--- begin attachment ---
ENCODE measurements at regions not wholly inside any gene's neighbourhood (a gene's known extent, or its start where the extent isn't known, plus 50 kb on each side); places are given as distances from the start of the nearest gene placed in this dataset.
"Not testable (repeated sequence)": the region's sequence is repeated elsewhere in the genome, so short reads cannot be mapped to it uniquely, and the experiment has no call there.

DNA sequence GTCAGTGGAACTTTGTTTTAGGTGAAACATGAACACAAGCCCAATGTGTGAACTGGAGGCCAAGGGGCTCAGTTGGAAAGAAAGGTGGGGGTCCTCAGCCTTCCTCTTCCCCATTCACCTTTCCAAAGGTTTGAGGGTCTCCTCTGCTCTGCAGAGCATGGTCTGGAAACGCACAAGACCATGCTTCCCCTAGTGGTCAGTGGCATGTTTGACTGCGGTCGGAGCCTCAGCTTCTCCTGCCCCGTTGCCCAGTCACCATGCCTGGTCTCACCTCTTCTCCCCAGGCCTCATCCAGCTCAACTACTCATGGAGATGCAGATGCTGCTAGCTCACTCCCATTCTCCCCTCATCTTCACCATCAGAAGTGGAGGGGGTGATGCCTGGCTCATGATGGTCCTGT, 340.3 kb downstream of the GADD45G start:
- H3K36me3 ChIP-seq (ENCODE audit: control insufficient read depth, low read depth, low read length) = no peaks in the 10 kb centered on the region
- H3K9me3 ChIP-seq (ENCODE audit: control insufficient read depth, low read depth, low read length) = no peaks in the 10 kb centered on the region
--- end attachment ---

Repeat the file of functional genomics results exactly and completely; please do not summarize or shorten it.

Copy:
ENCODE measurements at regions not wholly inside any gene's neighbourhood (a gene's known extent, or its start where the extent isn't known, plus 50 kb on each side); places are given as distances from the start of the nearest gene placed in this dataset.
"Not testable (repeated sequence)": the region's sequence is repeated elsewhere in the genome, so short reads cannot be mapped to it uniquely, and the experiment has no call there.

DNA sequence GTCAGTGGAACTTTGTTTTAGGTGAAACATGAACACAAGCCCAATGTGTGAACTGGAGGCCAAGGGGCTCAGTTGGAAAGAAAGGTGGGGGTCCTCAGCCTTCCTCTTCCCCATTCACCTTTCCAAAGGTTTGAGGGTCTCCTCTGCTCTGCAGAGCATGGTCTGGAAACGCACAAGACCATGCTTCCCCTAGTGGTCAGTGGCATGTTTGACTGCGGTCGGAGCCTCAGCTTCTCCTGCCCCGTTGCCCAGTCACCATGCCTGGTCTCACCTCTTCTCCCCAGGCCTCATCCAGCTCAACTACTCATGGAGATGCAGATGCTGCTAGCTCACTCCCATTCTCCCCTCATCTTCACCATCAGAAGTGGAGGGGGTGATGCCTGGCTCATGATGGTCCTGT, 340.3 kb downstream of the GADD45G start:
- H3K36me3 ChIP-seq (ENCODE audit: control insufficient read depth, low read depth, low read length) = no peaks in the 10 kb centered on the region
- H3K9me3 ChIP-seq (ENCODE audit: control insufficient read depth, low read depth, low read length) = no peaks in the 10 kb centered on the region